Category Archives: science fiction

‘Alien: Covenant’ a rather forgettable film

Say what you will about “Prometheus” (and there’s a lot that can be said), but it at least tried to be something different. “Alien: Covenant” on the other hand is trying to balance the headiness of director Ridley Scott’s Biblical allegory with the blockbuster need for gore and old-fashioned scares. It is not a smooth melding.

“Alien: Covenant” starts with the crew of the spaceship Covenant dealing with a technical failure and losing its captain. The remaining crew, led by Oram (Billy Crudup) and Daniels (Katherine Waterston), investigate a nearby planet to see if it is sustainable for a human colony. They meet David (Michael Fassbender), an android left over from the previous Prometheus mission, who is identical to Covenant’s own android, Walter. Things grow dire as the situation surrounding David reveals itself.

The film is nearly a direct copy of every Alien film up to this point: people wake up from hypersleep, discover an alien world, investigate it, discover an alien creature that picks them off one by one until the lone female with short hair uses her ingenuity (and an air lock) to vanquish it. This being the fifth film in the Alien franchise, the stories feel incredibly stale. Audiences need something truly original to care about.

Perhaps the xenomorphs are released on the creator’s homeworld and they need to band together with the humans they tried to exterminate to stop them. Or we witness the creation of the Queen Alien and have a film based off her. Or we focus on a world where the xenomorphs have totally taken control and a small rebellion must discover a way to take the planet back.

Or we continue to focus on the idea of creation and the robots who become obsessed about it. The best parts of “Alien: Covenant” are the conversations between David and Walter, two androids discussing their purpose and the human condition. David’s experiments are a great basis for an entire film and his narrative could carry the whole story. Instead, we have more space explorers, a forgettable cast whose sole purpose is to die and the same old story we’ve seen again and again.

“Prometheus” was a mess of a film that nevertheless introduced some interesting ideas and dynamics to the horror-sci-fi genre. It’s sequel plays it a little too safe while at the same time trying to have it both ways and the result is a rather unmemorable film. There are some good elements, but the whole is underwhelming.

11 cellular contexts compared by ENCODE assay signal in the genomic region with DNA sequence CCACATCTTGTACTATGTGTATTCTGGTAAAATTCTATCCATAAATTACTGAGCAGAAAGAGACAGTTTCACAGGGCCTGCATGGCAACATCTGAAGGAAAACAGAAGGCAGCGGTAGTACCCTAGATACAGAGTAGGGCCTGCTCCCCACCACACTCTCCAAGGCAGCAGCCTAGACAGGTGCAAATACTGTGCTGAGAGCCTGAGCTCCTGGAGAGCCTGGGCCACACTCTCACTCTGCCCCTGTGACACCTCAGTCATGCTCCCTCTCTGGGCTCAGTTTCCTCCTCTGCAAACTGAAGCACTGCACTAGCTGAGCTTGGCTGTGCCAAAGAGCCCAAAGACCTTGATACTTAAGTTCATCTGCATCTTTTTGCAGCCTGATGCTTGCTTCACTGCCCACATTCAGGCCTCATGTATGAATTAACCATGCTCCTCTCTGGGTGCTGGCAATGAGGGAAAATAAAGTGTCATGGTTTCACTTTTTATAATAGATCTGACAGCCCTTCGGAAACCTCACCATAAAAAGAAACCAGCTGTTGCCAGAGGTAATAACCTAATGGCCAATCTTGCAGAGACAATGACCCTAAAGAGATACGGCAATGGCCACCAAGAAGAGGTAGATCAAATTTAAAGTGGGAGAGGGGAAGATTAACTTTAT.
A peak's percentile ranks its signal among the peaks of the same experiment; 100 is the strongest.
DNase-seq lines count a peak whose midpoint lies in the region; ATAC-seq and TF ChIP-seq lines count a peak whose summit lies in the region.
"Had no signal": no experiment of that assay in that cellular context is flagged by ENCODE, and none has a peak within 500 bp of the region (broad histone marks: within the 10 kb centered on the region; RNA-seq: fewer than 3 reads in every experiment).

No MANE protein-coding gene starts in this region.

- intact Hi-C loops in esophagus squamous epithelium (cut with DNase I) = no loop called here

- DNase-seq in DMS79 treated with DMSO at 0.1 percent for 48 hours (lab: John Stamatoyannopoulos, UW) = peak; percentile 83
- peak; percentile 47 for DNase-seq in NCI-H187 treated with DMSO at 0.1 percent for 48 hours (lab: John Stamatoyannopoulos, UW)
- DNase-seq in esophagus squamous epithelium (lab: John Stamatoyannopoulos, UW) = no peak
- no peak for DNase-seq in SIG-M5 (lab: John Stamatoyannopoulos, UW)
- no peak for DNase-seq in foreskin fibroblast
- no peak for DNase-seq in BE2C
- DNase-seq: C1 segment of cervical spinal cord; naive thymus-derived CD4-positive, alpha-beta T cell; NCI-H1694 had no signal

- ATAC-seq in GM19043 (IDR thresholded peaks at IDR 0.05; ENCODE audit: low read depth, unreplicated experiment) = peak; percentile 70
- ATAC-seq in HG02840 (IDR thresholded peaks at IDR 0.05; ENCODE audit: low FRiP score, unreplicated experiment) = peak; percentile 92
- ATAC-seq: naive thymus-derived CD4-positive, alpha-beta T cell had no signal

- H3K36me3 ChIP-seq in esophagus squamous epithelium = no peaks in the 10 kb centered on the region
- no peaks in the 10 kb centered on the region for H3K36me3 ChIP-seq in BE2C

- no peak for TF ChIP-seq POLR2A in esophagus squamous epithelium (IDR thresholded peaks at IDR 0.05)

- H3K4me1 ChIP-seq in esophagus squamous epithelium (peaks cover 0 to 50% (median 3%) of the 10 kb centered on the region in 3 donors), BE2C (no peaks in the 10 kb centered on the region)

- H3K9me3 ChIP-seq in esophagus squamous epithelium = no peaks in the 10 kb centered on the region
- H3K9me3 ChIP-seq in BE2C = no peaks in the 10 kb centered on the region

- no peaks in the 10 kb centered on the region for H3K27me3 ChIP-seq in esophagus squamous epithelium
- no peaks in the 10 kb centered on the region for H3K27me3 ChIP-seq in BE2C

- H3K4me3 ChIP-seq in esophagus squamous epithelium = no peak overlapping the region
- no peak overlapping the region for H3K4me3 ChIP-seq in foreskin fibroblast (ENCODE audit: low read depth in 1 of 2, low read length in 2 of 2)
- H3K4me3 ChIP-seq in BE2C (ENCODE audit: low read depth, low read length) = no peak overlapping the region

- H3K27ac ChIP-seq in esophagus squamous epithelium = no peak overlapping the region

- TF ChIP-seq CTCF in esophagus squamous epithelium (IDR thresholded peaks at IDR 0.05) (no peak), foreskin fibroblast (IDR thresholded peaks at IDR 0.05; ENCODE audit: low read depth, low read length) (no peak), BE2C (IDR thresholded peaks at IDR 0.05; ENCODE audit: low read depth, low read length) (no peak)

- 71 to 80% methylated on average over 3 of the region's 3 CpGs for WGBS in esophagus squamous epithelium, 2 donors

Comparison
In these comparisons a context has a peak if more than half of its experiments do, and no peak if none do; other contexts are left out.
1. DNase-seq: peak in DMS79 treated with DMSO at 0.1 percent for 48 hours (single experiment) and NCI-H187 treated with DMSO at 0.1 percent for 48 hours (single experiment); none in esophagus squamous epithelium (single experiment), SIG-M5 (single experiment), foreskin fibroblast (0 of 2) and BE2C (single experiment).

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‘The Martian’ a refreshing science tale

Directed by Ridley Scott, “The Martian” tells the tale of Mark Watney (Matt Damon), an astronaut presumed dead and left behind by his crew on the planet Mars after a sudden storm. Only Mark is still very much alive. Tasked with surviving the harsh Martian climate while trying to contact Earth for a rescue mission, Mark uses every scientific tool at his disposal, from creating fertile soil to digging up an old rover to connect with NASA.

“The Martian” feels like the third of a series of resurgent films on space, with “Gravity” (2013) and “Interstellar” (2014) coming before it. In comparison to those earlier films, “The Martian” is the lightest, filled more with the hope of success and scientific wonder than with pontificating on etherealism. So in that way, “The Martian” is more of a good-old-fashioned crowd-pleaser, enjoyable but somewhat more forgettable than “Gravity” or “Interstellar”.

Damon is very good in the title role, narrating what he is doing to a computer screen for record keeping and the rest of cast, including Jessica Chastain, Jeff Daniels, Kristen Wiig, Kate Mara and Michael Peña, are also solid.

What the film does have going for it is a contagious adoration of science. As Mark uses every single item at his disposal to make himself food, transportation and communication, the viewer is tickled to see so many science experiments come to life. In a way, it is the most exciting science fair put to screen, a film Bill Nye himself would stamp with approval.

What’s missing is a personal tug of emotion with Damon’s character. There’s no lover awaiting him on Earth or daughter without a father. His background is not examined and that is a missed opportunity to establish an audience connection, something that really makes you pull for him to get off Mars.